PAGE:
10. Takatoshi Ito, 2004. "Inflation Targeting and Japan: Why has the Bank of Japan not Adopted Inflation Targeting?," RBA Annual Conference Volume,in: Christopher Kent & Simon Guttmann (ed.), The Future of Inflation Targeting Reserve Bank of Australia.
    11. Bahal, G. & Shrivastava, A., 2016. "Labor Market Effects of Inconsistent Policy Interventions: Evidence from India’s Employment Guarantees," Cambridge Working Papers in Economics 1669, Faculty of Economics, University of Cambridge.
    12. Borio, Claudio & Filardo, Andrew J., 2004. "Looking back at the international deflation record," The North American Journal of Economics and Finance, Elsevier, vol. 15(3), pages 287-311, December.
    13. Agell, Jonas & Bennmarker, Helge, 2002. "Wage Policy and Endogenous Wage Rigidity: A Representative View from the Inside," Research Papers in Economics 2002:12, Stockholm University, Department of Economics.
    14. Sara Gabriela Castellanos Pascacio & Rodrigo García Verdú & David Kaplan, 2004. "Wage Rigidities in Mexico: Evidence from the Administrative Records of the Mexican Social Security Institute (Instituto Mexicano del Seguro Social)," Working Papers 2004-03, Banco de México.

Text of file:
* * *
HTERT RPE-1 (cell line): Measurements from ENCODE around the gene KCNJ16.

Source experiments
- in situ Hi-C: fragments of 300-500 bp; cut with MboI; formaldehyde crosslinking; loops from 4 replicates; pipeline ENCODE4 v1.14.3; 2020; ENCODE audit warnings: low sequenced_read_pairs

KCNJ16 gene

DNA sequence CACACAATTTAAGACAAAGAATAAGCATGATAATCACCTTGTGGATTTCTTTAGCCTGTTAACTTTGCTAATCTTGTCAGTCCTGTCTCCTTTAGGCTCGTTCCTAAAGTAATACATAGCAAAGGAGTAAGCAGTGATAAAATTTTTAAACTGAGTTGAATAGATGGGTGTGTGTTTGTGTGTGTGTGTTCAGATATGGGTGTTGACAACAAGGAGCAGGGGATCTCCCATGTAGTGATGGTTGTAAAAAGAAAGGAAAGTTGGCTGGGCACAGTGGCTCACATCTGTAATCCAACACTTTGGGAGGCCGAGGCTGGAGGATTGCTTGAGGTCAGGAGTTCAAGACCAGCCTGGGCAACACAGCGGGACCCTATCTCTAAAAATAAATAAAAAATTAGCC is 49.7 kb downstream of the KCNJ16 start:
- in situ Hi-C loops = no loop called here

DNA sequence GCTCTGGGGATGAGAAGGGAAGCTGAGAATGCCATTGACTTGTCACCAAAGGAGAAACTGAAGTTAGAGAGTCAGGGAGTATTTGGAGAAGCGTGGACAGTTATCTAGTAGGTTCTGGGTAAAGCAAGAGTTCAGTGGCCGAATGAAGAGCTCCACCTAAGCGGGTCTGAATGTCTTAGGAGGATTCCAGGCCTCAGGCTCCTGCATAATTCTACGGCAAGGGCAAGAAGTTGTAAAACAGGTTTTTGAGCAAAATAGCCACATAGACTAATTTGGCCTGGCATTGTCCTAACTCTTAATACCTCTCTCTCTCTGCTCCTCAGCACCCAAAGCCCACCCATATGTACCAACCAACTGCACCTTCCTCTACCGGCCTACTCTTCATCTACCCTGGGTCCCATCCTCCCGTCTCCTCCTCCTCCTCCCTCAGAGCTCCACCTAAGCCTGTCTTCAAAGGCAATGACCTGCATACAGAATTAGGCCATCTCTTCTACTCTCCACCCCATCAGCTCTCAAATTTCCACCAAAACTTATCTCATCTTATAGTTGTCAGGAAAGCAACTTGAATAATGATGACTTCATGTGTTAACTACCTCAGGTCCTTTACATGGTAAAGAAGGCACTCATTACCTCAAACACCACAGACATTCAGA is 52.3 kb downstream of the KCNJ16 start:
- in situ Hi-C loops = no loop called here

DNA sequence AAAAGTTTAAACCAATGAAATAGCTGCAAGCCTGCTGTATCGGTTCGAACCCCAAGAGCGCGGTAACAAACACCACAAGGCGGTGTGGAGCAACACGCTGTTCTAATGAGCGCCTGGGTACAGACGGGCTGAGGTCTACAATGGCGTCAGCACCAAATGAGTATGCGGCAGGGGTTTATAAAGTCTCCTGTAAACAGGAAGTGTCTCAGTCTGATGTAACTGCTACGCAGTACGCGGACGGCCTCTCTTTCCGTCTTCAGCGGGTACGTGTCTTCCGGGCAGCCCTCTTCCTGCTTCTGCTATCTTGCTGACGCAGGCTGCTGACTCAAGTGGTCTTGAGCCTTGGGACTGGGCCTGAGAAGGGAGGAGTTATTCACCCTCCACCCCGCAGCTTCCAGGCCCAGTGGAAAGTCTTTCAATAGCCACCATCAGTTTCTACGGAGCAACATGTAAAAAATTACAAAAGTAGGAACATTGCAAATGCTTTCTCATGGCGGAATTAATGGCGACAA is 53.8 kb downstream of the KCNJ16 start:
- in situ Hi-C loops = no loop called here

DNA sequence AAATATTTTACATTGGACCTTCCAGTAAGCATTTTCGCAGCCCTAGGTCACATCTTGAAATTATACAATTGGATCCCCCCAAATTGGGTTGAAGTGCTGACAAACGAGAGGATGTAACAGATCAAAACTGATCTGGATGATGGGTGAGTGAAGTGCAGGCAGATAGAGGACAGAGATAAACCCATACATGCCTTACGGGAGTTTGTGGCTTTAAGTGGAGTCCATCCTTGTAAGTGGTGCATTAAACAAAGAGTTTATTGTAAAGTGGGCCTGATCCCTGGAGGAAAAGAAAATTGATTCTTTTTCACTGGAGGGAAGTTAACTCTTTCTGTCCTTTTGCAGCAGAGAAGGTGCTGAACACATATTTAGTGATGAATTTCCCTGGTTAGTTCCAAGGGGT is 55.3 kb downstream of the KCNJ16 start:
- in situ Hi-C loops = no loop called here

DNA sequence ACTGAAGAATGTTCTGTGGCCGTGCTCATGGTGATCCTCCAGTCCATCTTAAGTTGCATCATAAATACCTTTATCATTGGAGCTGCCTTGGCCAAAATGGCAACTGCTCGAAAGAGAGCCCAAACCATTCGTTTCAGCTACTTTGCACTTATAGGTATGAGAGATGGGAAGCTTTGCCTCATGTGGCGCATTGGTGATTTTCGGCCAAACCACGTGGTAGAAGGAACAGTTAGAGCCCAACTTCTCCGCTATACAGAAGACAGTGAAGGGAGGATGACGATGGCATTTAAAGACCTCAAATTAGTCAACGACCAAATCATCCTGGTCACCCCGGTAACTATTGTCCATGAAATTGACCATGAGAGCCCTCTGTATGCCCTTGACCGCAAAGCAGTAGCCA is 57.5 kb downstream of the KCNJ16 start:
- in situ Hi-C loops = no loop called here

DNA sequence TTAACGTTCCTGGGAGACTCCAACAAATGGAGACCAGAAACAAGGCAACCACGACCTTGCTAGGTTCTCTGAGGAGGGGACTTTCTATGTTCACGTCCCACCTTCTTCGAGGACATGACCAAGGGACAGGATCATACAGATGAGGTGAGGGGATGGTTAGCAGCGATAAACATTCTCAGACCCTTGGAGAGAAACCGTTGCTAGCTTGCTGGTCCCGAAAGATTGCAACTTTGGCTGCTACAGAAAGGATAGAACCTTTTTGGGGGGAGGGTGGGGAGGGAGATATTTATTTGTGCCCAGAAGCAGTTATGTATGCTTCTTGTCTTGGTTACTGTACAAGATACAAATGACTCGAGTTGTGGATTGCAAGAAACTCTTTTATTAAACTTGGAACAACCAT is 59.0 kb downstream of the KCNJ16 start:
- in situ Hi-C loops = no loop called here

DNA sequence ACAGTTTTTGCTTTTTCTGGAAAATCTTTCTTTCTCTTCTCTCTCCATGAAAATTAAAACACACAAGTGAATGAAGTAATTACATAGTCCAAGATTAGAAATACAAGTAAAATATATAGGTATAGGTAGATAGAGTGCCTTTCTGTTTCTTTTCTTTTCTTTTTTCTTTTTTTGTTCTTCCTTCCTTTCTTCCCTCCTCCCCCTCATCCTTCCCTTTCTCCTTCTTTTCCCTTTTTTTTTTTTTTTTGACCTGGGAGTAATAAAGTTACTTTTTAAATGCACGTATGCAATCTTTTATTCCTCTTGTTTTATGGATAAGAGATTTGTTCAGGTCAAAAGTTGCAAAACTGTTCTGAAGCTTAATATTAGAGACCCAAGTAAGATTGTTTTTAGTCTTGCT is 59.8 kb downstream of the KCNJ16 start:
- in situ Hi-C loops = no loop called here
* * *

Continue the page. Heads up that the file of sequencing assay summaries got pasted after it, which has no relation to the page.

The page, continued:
15. Bils, Mark & Chang, Yongsung, 2003. "Welfare costs of sticky wages when effort can respond," Journal of Monetary Economics, Elsevier, vol. 50(2), pages 311-330, March.
    16. Louis Christofides & Thanasis Stengos, 2001. "Nominal Wage Rigidity: Non-Parametric Tests Based on Union Data for Canada," CESifo Working Paper Series 535, CESifo Group Munich.
    17. Stüber, Heiko & Beissinger, Thomas, 2012. "Does downward nominal wage rigidity dampen wage increases?," European Economic Review, Elsevier, vol. 56(4), pages 870-887.
    18. Silvia Fabiani & Angela Gattulli & Roberto Sabbatini, 2003. "La rigidità dei prezzi in Italia," Moneta e Credito, Economia civile, vol. 56(223), pages 325-358.
    19. Jan Babecký, Clémence Berson, Ludmila Fadejeva, Ana Lamo, Petra Marotzke, Fernando Martins, Pawel Strzelecki, 2018. "Non-base wage components as a source of wage adaptability to shocks: Evidence from European firms, 2010–2013," Working papers 681, Banque de France.
    20. Lundborg, Per, 2008. "Wage Redistribution and the Long Run Phillips Curve," Working Paper Series 3/2008, Stockholm University, Swedish Institute for Social Research.
    21. Yi-Ping Tseng, 2001. "Individuals’ Wage Changes in Australia 1997-2000," Melbourne Institute Working Paper Series wp2001n04, Melbourne Institute of Applied Economic and Social Research, The University of Melbourne.
    22. Kimura, Takeshi & Ueda, Kazuo, 2001. "Downward Nominal Wage Rigidity in Japan," Journal of the Japanese and International Economies, Elsevier, vol. 15(1), pages 50-67, March.
    23. Gaetano Antinolfi & David S. Kaplan, 2007. "Inflation and Establishment Turnover," Eastern Economic Journal, Eastern Economic Association, vol. 33(3), pages 317-341, Summer.

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    Keywords

    Wages ; Employment (Economic theory) ; Cafeteria benefit plans;